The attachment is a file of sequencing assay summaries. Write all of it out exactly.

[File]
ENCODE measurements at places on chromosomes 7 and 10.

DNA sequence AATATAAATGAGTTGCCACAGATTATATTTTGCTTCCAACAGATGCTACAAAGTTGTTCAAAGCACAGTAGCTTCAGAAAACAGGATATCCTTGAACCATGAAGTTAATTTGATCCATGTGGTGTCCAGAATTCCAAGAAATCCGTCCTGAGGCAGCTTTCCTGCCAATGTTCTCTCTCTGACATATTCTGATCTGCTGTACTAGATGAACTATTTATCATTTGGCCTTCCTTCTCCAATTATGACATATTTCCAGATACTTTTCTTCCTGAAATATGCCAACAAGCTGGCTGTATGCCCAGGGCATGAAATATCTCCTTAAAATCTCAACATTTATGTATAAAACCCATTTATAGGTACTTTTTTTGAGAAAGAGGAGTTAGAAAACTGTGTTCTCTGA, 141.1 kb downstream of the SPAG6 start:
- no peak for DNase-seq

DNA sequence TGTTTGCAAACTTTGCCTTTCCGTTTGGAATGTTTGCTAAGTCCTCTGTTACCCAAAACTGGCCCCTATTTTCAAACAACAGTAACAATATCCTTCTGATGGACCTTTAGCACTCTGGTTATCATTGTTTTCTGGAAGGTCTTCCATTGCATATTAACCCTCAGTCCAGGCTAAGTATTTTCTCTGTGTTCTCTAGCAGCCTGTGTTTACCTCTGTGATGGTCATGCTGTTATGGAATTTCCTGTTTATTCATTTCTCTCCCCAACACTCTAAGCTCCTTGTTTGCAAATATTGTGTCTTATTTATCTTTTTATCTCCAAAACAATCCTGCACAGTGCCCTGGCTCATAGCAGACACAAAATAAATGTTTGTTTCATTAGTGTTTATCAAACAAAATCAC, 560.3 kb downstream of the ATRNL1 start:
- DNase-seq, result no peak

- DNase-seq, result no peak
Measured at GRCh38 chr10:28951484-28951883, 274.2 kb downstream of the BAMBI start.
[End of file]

ENCODE measurements at places on chromosomes 7 and 10.

DNA sequence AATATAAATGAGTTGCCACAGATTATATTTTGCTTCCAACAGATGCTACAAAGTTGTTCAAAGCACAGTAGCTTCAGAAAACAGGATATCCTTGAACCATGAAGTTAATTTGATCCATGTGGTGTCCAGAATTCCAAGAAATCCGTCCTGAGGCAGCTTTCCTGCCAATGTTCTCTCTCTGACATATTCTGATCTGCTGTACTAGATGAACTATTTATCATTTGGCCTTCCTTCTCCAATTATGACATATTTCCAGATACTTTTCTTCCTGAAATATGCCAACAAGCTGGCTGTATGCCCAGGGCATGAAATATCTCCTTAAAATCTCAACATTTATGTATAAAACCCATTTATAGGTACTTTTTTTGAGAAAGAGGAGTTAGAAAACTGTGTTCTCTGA, 141.1 kb downstream of the SPAG6 start:
- no peak for DNase-seq

DNA sequence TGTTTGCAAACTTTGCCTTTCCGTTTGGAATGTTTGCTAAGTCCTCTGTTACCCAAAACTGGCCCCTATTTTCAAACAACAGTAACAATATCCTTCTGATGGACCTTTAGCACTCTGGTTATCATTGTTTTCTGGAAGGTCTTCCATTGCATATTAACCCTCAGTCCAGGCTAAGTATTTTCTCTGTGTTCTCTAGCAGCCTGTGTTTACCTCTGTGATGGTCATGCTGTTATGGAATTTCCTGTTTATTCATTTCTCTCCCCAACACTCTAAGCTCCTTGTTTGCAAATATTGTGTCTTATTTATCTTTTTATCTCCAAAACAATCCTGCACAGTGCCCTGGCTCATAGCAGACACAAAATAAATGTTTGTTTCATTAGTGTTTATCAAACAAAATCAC, 560.3 kb downstream of the ATRNL1 start:
- DNase-seq, result no peak

- DNase-seq, result no peak
Measured at GRCh38 chr10:28951484-28951883, 274.2 kb downstream of the BAMBI start.